8 Cops Talk About The Time They Had To Arrest Friends And Family And What Happened Afterward

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via Flickr – Seattle Municipal Archives

Producer’s note: Because of much of what these officers were involved in was so serious, several declined to have their experiences highlighted any more than already had been. All responses were found here.

1. We’d Just Had Dinner With Them A Few Nights Before.

I spent around 2 years as a Special Constable for the Met Police. The unit I joined would mostly work nighttime violence e.g. when pubs and clubs close, at any borough that requested our assistance, and so we could be in any borough that night.

One night shift we are in my home borough. I’m in the van and we’re circling round near where I live which was a bit of a novelty: normally being anywhere in London means I have no clue where I am. A call comes down to reports of a burglary and I freeze as its my neighbour’s address.

We arrive and speak to the family, a young muslim couple who have just gotten married a few days ago and they looked more surprised to see me than I them. They heard noises and came downstairs to find someone in a mask rooting through drawers, who scarpered out the back door when spotted. At around this time the door knocked, and it’s my girlfriend (again surprised to see me) who says there’s someone in our garden. Here we go, this could be a good job.

My garden at the time was pretty secure: unless you can scale walls you aren’t getting out. My colleague goes in through the front door whilst I jump over the wall from the neighbours and immediately get jumped by someone. They were pretty weak and I easily overpower them as my colleage arrives baton drawn. After arresting and cuffing we get the lights on and I find its someone i’ve been friends with since school who we had just had round with his wife for dinner a few nights ago. Turns out he knew that our neighbours had gotten married and had planned to burgle them for their jewellery and wedding gifts.

Suffice to say I am no longer in contact. He got sent down for 2 years and only got released a few months ago.

2. Pepper Spraying Your Meth Head Lil Sis

I arrested my sister 2 years ago…we are fine now.

Story: Two years ago I stopped by my parent’s house while on duty to have a cup of coffee with my father. When I got there I heard screaming from the back yard and went out to see what was going on.

I saw that my sister had my mother pinned to the ground and was kicking her violently, multiple times, while screaming and swearing at the top of her lungs. I tackled her to stop the attack and she began to punch and kick me too.

The neighbors had come outside to see what was going on and my sister would not calm down. My mother was badly injured and it took my father and me both to get my sister under control. She was fighting like I’ve never seen someone fight before. She was biting, clawing, kicking, and tried to gouge out my eyes. I had no choice but to disengage and use pepper spray in an attempt to subdue her. It worked and we finally got her under control.

I called for an ambulance to evaluate my mother and my sister was transported to the station by another officer. The story, I found out later, was that my mother had found methamphetamine in my sister’s car and when she confronted my sister about it my sister lost it and attacked her.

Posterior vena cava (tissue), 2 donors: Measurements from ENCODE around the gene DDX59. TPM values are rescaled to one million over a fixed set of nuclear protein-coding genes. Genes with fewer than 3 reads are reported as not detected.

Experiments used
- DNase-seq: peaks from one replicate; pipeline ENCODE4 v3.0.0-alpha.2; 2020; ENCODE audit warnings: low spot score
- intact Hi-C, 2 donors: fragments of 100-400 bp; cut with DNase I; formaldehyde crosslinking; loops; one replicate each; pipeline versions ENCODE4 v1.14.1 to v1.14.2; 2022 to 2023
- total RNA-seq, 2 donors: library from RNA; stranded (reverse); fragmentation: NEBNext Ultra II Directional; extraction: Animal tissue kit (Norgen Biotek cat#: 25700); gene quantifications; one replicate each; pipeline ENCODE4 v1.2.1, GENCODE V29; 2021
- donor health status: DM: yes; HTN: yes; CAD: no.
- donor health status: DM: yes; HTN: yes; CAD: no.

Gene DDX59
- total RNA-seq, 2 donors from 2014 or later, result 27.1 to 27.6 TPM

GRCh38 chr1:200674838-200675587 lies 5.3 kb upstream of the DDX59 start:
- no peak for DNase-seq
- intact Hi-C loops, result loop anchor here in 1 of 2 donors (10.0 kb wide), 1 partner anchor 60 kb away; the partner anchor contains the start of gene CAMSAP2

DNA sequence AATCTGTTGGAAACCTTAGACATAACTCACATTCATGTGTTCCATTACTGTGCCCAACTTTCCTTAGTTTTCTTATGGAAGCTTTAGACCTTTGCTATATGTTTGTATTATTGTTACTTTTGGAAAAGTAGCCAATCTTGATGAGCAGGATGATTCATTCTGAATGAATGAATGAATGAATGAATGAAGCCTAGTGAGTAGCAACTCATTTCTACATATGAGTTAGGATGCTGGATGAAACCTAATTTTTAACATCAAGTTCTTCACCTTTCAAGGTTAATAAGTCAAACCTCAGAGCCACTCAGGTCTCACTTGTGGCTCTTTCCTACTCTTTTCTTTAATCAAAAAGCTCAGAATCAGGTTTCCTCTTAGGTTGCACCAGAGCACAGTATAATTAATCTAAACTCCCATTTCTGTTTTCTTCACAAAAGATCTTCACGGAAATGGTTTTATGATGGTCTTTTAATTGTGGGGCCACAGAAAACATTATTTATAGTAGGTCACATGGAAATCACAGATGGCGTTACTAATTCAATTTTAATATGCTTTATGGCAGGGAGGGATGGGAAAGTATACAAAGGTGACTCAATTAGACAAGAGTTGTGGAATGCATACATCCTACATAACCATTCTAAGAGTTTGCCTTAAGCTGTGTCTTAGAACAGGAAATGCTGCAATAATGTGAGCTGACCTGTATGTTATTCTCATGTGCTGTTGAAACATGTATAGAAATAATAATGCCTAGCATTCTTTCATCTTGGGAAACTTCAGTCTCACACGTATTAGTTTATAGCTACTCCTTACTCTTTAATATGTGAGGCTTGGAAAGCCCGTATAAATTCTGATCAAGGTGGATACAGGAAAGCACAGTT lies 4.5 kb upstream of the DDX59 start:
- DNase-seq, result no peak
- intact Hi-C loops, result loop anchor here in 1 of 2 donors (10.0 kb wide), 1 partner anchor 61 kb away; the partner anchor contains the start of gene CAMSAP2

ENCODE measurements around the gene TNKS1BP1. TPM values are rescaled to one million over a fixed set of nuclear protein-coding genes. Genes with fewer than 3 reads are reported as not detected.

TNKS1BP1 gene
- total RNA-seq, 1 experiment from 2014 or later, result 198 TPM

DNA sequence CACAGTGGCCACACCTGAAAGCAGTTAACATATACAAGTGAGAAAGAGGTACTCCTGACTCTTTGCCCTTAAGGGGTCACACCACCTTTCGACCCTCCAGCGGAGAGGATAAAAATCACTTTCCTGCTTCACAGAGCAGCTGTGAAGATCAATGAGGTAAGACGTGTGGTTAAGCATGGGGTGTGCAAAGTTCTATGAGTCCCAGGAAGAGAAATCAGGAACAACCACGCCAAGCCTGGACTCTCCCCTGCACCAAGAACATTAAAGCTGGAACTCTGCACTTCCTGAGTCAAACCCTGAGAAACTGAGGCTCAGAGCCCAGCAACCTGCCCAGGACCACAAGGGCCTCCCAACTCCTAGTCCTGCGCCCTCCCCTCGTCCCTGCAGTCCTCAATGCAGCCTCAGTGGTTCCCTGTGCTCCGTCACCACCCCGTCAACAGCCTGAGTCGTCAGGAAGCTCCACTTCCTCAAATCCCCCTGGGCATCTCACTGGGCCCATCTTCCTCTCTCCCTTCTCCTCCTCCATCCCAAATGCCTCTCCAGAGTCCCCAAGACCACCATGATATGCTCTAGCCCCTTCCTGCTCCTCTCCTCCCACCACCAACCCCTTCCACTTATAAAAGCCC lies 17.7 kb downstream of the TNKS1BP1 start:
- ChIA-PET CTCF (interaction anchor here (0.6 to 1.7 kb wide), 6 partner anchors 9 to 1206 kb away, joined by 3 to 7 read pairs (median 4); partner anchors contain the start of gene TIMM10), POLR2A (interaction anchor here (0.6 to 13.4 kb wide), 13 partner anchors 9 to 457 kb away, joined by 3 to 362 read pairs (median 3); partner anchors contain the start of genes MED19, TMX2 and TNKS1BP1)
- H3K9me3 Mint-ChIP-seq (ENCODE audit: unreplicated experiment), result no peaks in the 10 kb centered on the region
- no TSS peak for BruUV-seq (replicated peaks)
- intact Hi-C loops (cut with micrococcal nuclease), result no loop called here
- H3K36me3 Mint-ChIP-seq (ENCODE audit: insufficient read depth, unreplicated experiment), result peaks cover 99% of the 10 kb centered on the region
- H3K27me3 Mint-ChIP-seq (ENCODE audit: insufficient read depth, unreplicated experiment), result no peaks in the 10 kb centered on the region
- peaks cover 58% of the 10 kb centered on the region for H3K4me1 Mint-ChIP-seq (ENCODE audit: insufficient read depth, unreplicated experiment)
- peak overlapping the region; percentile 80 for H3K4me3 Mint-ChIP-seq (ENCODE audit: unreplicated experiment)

My sister was committed to a drug rehab facility and has been clean, as far as I know, ever since. We have a good relationship now, although we’ll never be best friends or anything.

3. Sharing A Room With The Guy You Had To Arrest

As a Military Police officer in Hawaii, I became really good friends with a guy in my unit… Babysat his 4 year old, was invited over for family dinners, & everything.

Go into shift with him one day when I am told to relieve him of his weapon & cuff him. Ended up having to wake his wife up (who thought I just stopped by for breakfast lol) to investigate a domestic violence report that his mother in law called in from NC.. Ended up that she wanted to go home, he didn’t want his kid to leave, they got in an argument, & she called home to tell her mom about the argument they had.

The military makes the service members leave their homes in these situations, but of course the barracks were full… So less than 12 hours after I handcuffed him, guess who’s sleeping on the floor of my room? I think he stayed for a few weeks before we got on each other’s nerves lol.

He wasn’t mad at me about it, I was doing as I was ordered. But it was extremely difficult (though I think I stayed professional throughout) interviewing his wife/my friend to get evidence to convict him of a crime. It was also awkward with my buddy, because I obviously couldn’t discuss the case with him… He understood & didn’t ask me much about it.

I think the worst was, during & after the investigation, that I felt some guilt for not knowing what was going on & trying to help in some way. I also felt like I was tearing apart a 4 year old’s family, though it was obviously on the way out already.

4. “Shoot him, he fucking deserves it.”

Typing this one for my dad:

Back in 2006, it was nearing the end of second shift and I was ready to get off. The call came in of a shooting, I was about a mile away tops so I was first on the scene by a lot. I head inside, check the bedrooms and find two men dead from shot gun wounds.

I knew them. Family friends from growing up. Good people, but shit heads. You know what I mean? Always getting into trouble, never big things. Just drugs here, public intoxication there. Nothing huge. Well, they ate it that day. What got me, though, was I had seen their older sister earlier when I pulled over her friend. It’s just weird how you can see someone and talk about the family quick and a few hours later know that she’s about to find out how much she’s just lost.

They were still warm. So, I continued my search, fast, as I called in the ambulance. I check, find the back door ajar and head out. I get a call saying that the shooter was still in the neighborhood as someone just reported him. Not a block away within the last 2-3 minutes. Going through the backyards and across alleys, other officers are now in the area and we’re hunting him.